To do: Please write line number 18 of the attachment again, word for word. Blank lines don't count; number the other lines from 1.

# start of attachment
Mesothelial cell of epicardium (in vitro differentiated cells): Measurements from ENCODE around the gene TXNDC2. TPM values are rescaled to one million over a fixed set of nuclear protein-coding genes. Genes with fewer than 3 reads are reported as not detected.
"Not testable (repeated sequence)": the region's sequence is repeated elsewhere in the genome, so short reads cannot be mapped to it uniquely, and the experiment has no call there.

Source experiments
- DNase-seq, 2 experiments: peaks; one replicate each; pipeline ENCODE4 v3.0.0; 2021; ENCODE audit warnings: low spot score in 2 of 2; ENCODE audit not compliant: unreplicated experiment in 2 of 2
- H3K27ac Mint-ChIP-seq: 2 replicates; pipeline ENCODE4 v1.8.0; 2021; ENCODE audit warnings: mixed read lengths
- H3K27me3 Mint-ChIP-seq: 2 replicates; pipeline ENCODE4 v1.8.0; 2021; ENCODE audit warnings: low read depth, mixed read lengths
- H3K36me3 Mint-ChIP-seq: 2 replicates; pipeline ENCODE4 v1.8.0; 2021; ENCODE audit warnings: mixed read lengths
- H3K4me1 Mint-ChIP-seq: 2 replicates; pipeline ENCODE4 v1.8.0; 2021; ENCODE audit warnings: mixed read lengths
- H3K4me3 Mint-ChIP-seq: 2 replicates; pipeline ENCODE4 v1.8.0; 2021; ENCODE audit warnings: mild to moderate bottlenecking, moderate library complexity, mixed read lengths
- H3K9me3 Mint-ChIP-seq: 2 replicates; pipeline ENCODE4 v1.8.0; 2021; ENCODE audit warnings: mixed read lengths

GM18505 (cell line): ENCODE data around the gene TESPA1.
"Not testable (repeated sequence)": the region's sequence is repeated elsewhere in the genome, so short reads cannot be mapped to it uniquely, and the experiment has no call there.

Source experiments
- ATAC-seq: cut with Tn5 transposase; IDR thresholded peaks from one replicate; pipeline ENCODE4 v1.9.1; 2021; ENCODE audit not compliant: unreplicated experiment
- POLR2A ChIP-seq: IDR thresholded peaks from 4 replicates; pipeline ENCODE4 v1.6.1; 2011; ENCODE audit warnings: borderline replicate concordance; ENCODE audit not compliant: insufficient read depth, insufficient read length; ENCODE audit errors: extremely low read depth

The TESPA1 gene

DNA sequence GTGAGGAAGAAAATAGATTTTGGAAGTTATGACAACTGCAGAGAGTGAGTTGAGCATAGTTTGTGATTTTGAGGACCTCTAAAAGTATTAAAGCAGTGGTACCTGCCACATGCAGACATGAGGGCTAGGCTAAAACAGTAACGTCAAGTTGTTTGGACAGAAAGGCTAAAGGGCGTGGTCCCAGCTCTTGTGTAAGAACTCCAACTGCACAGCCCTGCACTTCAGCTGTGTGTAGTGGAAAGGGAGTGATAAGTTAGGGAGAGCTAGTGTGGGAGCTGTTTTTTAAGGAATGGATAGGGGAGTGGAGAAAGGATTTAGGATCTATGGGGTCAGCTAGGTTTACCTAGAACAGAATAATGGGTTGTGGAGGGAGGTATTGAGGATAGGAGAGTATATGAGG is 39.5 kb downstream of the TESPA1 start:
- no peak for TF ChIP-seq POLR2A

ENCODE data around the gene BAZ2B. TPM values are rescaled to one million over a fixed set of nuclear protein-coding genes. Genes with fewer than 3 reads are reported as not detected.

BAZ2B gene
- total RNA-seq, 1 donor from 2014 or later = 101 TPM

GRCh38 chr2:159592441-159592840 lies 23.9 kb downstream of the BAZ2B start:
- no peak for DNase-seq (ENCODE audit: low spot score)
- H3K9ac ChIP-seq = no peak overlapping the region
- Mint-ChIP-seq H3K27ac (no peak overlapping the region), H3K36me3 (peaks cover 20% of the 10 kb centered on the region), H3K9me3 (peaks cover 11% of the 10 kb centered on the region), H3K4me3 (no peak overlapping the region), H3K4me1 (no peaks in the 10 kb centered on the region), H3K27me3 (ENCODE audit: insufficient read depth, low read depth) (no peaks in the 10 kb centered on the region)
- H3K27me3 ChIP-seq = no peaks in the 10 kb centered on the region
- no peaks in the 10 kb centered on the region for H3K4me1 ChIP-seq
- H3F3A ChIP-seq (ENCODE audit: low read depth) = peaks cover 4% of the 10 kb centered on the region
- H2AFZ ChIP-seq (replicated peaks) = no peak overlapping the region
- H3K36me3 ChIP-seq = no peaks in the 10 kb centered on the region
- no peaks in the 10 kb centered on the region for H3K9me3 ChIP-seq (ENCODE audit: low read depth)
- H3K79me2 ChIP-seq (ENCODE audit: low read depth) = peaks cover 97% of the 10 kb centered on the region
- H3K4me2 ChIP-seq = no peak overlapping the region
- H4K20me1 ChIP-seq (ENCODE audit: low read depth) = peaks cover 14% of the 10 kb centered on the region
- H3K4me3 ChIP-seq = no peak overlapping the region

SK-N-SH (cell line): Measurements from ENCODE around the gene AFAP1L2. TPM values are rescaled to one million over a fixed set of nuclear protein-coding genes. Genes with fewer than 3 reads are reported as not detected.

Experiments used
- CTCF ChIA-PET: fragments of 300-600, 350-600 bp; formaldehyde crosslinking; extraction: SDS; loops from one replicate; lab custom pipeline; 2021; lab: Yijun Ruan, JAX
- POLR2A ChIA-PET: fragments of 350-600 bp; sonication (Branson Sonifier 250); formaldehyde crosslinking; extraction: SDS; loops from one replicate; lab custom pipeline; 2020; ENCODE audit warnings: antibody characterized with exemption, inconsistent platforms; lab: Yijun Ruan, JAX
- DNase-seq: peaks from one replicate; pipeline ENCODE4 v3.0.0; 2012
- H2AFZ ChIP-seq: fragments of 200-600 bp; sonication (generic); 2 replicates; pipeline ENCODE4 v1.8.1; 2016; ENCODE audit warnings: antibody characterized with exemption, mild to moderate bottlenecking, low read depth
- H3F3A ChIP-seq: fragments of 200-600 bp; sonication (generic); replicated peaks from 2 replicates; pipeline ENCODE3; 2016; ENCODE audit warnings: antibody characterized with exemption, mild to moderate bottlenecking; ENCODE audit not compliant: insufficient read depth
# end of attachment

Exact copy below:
- no peak for TF ChIP-seq POLR2A